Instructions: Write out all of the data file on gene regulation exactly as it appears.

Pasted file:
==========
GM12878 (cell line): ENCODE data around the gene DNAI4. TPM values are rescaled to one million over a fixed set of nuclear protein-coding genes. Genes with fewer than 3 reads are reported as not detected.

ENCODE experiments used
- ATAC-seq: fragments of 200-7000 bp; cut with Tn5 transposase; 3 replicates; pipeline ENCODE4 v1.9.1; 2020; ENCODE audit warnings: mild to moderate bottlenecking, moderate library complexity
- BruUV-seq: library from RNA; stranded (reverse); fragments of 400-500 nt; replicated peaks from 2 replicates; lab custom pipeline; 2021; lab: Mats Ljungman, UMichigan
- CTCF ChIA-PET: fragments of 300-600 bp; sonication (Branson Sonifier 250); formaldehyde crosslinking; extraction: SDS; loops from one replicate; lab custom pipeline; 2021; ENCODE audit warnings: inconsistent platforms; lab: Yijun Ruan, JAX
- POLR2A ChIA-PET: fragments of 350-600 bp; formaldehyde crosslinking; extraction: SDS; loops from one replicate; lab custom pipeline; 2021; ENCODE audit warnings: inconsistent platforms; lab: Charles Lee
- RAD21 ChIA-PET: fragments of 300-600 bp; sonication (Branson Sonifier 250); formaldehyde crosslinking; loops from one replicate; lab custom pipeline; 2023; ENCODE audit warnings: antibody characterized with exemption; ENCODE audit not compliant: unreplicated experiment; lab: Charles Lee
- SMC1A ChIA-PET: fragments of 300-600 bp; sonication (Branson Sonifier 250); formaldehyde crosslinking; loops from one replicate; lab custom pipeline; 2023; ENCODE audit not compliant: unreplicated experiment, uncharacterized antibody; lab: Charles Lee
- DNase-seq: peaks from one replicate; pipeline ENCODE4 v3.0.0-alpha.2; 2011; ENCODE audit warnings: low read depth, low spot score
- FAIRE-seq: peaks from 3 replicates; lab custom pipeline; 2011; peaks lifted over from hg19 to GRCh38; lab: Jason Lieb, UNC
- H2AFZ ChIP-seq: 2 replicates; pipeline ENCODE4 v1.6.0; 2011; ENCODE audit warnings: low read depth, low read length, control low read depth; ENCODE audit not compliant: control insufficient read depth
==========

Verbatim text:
GM12878 (cell line): ENCODE data around the gene DNAI4. TPM values are rescaled to one million over a fixed set of nuclear protein-coding genes. Genes with fewer than 3 reads are reported as not detected.

ENCODE experiments used
- ATAC-seq: fragments of 200-7000 bp; cut with Tn5 transposase; 3 replicates; pipeline ENCODE4 v1.9.1; 2020; ENCODE audit warnings: mild to moderate bottlenecking, moderate library complexity
- BruUV-seq: library from RNA; stranded (reverse); fragments of 400-500 nt; replicated peaks from 2 replicates; lab custom pipeline; 2021; lab: Mats Ljungman, UMichigan
- CTCF ChIA-PET: fragments of 300-600 bp; sonication (Branson Sonifier 250); formaldehyde crosslinking; extraction: SDS; loops from one replicate; lab custom pipeline; 2021; ENCODE audit warnings: inconsistent platforms; lab: Yijun Ruan, JAX
- POLR2A ChIA-PET: fragments of 350-600 bp; formaldehyde crosslinking; extraction: SDS; loops from one replicate; lab custom pipeline; 2021; ENCODE audit warnings: inconsistent platforms; lab: Charles Lee
- RAD21 ChIA-PET: fragments of 300-600 bp; sonication (Branson Sonifier 250); formaldehyde crosslinking; loops from one replicate; lab custom pipeline; 2023; ENCODE audit warnings: antibody characterized with exemption; ENCODE audit not compliant: unreplicated experiment; lab: Charles Lee
- SMC1A ChIA-PET: fragments of 300-600 bp; sonication (Branson Sonifier 250); formaldehyde crosslinking; loops from one replicate; lab custom pipeline; 2023; ENCODE audit not compliant: unreplicated experiment, uncharacterized antibody; lab: Charles Lee
- DNase-seq: peaks from one replicate; pipeline ENCODE4 v3.0.0-alpha.2; 2011; ENCODE audit warnings: low read depth, low spot score
- FAIRE-seq: peaks from 3 replicates; lab custom pipeline; 2011; peaks lifted over from hg19 to GRCh38; lab: Jason Lieb, UNC
- H2AFZ ChIP-seq: 2 replicates; pipeline ENCODE4 v1.6.0; 2011; ENCODE audit warnings: low read depth, low read length, control low read depth; ENCODE audit not compliant: control insufficient read depth